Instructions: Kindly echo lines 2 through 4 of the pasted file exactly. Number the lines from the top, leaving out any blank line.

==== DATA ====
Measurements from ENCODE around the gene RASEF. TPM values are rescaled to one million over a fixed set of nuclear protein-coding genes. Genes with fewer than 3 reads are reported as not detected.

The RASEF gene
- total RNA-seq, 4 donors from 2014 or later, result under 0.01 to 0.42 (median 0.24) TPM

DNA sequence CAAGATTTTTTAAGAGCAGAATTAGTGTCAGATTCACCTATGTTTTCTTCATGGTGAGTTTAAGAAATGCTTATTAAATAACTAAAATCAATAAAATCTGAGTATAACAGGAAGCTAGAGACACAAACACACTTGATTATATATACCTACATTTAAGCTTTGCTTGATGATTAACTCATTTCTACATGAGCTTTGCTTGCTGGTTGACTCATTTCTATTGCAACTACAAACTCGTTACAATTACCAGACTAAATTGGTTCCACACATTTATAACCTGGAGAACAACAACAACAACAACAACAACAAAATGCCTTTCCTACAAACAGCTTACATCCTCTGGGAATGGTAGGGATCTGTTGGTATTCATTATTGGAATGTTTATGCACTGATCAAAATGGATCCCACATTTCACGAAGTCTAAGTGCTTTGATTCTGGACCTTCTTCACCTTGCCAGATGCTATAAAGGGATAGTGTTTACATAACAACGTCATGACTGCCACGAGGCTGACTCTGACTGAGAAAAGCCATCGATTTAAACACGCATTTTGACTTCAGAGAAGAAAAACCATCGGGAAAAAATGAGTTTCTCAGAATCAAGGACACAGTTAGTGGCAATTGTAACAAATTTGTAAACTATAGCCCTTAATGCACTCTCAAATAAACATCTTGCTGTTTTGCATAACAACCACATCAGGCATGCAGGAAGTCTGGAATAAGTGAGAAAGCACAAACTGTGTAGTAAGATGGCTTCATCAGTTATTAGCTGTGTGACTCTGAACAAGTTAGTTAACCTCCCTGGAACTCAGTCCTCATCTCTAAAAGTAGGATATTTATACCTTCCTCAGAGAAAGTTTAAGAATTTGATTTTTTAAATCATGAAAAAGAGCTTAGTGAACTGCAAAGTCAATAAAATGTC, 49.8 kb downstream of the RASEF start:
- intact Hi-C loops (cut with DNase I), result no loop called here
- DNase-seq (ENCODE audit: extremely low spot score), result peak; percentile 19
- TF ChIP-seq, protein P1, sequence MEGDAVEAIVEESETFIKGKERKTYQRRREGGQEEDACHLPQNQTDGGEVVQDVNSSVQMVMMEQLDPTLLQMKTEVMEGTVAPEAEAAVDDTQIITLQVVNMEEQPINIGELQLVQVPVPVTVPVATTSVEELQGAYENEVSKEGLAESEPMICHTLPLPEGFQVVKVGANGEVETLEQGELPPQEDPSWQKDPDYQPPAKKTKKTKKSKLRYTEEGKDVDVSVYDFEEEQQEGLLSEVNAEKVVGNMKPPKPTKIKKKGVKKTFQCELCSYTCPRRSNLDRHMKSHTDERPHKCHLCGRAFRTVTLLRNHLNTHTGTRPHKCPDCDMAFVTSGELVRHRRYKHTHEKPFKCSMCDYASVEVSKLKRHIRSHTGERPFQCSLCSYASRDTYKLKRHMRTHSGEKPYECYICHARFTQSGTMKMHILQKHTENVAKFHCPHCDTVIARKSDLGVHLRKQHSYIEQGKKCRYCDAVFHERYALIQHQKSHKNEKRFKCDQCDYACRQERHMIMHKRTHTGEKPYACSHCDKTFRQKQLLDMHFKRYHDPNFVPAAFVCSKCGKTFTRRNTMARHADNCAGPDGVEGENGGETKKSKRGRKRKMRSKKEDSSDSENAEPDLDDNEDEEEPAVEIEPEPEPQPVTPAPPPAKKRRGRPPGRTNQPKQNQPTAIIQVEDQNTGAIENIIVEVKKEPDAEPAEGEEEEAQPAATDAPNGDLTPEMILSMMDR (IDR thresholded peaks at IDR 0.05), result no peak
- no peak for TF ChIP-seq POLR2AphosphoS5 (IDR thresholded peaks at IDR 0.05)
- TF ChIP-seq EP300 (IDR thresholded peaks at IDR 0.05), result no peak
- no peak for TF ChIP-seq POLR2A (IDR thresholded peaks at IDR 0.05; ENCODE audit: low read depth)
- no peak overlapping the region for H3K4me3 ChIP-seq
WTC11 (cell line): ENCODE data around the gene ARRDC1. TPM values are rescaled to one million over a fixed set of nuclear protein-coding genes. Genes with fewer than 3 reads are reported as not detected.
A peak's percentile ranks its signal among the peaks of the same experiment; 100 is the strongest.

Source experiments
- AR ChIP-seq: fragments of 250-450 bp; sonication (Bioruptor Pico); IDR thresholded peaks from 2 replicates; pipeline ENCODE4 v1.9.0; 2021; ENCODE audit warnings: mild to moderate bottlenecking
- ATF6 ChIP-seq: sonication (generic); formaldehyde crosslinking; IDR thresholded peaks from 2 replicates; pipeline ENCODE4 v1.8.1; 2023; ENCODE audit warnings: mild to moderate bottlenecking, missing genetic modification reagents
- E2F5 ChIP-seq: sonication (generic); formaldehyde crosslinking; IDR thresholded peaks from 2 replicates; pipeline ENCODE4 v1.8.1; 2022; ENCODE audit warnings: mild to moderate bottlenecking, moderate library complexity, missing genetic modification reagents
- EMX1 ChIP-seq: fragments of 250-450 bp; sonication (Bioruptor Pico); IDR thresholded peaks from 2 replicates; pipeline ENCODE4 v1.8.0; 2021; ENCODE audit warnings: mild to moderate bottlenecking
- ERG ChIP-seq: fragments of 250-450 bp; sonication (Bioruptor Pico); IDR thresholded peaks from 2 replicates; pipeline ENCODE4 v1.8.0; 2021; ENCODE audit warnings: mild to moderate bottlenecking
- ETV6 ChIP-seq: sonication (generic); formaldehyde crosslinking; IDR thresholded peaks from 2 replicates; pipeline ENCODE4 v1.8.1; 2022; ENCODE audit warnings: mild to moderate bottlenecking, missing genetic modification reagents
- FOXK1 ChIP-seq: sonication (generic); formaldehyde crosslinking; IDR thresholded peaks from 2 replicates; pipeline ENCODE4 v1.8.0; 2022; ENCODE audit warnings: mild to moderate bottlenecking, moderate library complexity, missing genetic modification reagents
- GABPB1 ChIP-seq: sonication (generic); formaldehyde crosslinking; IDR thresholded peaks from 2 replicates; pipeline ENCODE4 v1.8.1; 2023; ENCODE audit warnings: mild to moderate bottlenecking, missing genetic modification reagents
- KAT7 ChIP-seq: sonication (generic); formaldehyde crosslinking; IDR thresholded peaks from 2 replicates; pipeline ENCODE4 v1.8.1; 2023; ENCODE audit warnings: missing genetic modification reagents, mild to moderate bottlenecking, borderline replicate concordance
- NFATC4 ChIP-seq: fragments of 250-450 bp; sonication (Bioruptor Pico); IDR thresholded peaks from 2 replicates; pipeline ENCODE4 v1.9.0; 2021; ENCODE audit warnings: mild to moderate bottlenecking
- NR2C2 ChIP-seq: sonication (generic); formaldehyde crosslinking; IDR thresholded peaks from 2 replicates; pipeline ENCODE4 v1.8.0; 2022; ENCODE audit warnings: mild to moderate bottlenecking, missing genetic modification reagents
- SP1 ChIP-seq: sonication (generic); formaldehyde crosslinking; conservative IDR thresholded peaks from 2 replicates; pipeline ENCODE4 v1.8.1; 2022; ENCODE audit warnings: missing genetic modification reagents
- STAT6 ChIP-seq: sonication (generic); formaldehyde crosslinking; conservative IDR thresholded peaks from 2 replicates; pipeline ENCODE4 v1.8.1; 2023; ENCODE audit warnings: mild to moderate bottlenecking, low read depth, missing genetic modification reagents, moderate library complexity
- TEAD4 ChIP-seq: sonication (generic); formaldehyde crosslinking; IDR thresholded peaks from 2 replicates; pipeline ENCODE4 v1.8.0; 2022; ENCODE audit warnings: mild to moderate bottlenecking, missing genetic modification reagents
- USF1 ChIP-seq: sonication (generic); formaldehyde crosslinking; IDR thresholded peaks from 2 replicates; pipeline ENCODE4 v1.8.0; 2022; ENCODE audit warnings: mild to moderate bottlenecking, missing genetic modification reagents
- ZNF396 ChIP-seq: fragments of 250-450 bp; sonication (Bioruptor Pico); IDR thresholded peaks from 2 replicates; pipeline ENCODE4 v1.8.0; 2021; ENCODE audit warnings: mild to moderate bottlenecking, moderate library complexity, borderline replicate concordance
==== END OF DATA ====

The RASEF gene
- total RNA-seq, 4 donors from 2014 or later, result under 0.01 to 0.42 (median 0.24) TPM

DNA sequence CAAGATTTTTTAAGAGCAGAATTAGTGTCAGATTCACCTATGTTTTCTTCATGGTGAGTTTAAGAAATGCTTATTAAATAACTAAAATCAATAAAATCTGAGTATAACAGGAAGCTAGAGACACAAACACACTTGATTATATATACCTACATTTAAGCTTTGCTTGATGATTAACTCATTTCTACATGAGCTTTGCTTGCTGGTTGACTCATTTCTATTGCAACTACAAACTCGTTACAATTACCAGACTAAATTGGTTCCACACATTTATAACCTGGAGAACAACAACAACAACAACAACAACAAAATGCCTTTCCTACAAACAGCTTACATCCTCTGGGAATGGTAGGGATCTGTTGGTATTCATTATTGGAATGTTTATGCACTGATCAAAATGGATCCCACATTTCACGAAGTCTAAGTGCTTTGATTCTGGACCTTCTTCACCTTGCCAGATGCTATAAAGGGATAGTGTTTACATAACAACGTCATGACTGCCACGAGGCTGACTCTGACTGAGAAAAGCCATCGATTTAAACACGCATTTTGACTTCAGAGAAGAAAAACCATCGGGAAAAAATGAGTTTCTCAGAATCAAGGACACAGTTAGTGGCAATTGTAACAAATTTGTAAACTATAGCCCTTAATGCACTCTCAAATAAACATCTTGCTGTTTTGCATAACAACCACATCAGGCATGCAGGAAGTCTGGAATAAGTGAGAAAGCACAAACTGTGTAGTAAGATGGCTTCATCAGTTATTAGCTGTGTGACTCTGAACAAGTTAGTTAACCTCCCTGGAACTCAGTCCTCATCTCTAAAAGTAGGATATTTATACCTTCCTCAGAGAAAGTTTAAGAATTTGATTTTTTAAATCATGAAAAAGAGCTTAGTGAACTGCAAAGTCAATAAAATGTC, 49.8 kb downstream of the RASEF start: